THICK fog this morning could ground flights and make driving tricky and – before brilliant sunshine burns it off and Britons bask in a 16C Sunday roast.
The Met Office has issued yellow warnings for the Midlands and South West, with patchy mist “likely to cause poor driving conditions” and a chance of delays to road, rail and air travel until 10am.
Unseasonably mild conditions are being swept in on Caribbean winds which will couple with glorious winter sunshine to create perfect barbecue weather for many on Sunday.
Sunny spells will be enjoyed across the whole of England and Wales.
Light cloud will affect parts of Scotland and Northern Ireland – which could see some light drizzle.
But even in these parts temperatures will sit comfortably in the mid-teens.
The latest Met Office forecast said: “Early fog and low cloud clearing during the morning, although more slowly across the north Midlands, Yorkshire and the east of Northern Ireland.
“Otherwise dry and largely sunny, and feeling very mild again in the sunshine. Colder on some coasts.”
Temperatures will top 16C in parts today as the unseasonably warm weather continues, with this map showing the picture at 3pm Sunday[/caption]
But after the surge in temperatures next week a cold snap is set to follow in the early days of March[/caption]
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And an update from forecasters at Meteogroup UK said: “A cloudy morning for many with widespread mist and fog.
“However, it will become increasingly sunny in the late morning.
“The afternoon will be dry, mild and sunny for most, although mist and fog may linger for some North Sea and Irish Sea coasts.
“Drizzle is possible in Northern Ireland. Gentle winds.”
And the welcome warm weather is set to continue for at least the next ten days, forecasters say.
Sara Thornton, director of digital weather company Weathertrending told The Sun Online: “Temperatures may ease a touch later through the weekend, with fog patches keeping some spots a lot chillier.
“However early next week, records may again be threatened, as the air warms up again.
“And as the weeks go by the sun is getting every stronger, meaning higher temperatures become more likely.”
But after the surge in temperatures next week a cold snap is set to follow in the early days of March.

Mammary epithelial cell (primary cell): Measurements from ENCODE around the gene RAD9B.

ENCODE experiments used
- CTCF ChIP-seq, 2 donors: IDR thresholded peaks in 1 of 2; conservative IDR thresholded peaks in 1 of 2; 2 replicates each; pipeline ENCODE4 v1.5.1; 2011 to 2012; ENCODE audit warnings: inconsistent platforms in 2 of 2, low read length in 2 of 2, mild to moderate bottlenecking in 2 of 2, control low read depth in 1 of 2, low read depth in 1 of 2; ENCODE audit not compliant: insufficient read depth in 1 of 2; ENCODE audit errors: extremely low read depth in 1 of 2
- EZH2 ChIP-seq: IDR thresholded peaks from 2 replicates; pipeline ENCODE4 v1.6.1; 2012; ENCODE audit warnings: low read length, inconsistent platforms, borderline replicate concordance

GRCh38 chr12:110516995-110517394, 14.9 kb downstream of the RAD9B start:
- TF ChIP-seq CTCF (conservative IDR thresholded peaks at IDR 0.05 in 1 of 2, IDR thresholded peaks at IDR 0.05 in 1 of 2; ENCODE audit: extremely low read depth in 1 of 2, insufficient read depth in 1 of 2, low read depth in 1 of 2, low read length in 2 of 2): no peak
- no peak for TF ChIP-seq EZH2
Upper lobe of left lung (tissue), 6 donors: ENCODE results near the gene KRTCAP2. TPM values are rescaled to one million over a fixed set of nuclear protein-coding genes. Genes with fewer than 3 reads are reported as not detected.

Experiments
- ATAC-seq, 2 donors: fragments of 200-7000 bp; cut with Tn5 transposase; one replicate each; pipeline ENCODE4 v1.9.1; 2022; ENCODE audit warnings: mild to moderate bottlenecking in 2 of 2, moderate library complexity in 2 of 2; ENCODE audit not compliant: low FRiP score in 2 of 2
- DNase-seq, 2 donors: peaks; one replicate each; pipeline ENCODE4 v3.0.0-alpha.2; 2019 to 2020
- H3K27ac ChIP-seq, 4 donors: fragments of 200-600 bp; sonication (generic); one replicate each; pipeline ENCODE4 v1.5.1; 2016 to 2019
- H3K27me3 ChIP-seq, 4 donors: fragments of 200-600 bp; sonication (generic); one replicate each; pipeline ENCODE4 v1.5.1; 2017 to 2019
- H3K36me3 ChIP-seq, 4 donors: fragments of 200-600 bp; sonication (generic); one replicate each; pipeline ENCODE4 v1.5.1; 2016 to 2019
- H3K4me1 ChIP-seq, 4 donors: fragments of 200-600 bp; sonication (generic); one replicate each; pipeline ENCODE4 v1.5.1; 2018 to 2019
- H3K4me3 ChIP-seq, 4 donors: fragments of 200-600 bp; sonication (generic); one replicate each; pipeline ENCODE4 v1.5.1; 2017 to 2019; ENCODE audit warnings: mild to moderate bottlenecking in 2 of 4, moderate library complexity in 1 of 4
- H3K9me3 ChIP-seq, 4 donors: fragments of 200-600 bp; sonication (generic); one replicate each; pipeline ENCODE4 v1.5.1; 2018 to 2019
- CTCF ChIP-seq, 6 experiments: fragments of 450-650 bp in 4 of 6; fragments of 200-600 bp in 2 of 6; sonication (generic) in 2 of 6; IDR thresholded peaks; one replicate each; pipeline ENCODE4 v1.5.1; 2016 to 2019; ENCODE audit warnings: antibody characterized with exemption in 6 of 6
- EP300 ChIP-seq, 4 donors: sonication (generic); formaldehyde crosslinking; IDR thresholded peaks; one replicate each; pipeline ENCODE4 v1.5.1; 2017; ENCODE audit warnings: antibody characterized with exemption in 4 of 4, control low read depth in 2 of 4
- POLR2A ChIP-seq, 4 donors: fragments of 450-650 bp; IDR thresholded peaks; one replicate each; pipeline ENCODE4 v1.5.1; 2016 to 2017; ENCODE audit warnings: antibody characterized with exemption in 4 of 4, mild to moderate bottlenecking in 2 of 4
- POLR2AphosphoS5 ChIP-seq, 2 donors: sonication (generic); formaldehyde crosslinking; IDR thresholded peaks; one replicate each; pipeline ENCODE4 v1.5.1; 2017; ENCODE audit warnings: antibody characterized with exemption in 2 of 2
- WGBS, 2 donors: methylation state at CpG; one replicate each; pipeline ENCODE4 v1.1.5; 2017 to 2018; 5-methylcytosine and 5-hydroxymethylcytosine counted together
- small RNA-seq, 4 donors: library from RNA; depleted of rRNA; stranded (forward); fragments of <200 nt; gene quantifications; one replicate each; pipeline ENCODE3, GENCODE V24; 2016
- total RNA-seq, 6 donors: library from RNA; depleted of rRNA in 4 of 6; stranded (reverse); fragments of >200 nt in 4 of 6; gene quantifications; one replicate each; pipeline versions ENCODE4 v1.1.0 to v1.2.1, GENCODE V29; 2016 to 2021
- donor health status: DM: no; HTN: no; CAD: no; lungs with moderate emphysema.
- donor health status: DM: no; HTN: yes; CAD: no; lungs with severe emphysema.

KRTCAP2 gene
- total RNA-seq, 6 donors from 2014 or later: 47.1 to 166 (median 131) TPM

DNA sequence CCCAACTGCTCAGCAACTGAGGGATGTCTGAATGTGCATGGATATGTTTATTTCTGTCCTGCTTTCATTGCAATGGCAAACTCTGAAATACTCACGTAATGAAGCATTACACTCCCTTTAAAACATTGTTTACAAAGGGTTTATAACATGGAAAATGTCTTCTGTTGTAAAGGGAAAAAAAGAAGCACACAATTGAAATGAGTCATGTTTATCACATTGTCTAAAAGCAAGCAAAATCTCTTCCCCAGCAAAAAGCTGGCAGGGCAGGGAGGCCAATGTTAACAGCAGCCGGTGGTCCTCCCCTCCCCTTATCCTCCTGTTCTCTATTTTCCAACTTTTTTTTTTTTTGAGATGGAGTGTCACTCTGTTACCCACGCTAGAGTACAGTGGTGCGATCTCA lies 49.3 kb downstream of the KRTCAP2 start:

Eleanor Bell, meteorologist for The Weather Company, told The Sun Online: “Next week high pressure will be centred over the North Sea and will continue to bring dry and sunny weather to Britain with a south to south-easterly flow continuing to lift temperatures well above normal for the time of year.
“The confidence in the daily detail drops next week and there are both risks to slightly higher and lower temperatures.
“For the week commencing the 4th March we currently expect high pressure to gradually sink southwards bringing a return to lower pressure over Britain with cooler air from the north-west becoming entrained into the airflow resulting in a gradual decline in temperatures but still remaining on the warmer side of normal.”
Monday is due to beat the 16.6C February 25 record, with Met Office records stretching back to 1841.
February’s temperature record is 19.7C – set on February 13 1998 at Greenwich, South East London.
The more unsettled weather due to arrive in early March will see gales in northern parts of the country.
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Particularly Scotland could see the return of some snow.
The Met Office said: “By early March we are likely to see much more unsettled conditions as weather fronts bring stronger winds, gales and rain at times to all parts of the UK.
“It will also be a little colder than recently, with snow over some of the hills and mountains in the north.”
Light winds will help temperatures reach the balmy mid-teens today, as this 3pm weather map shows[/caption]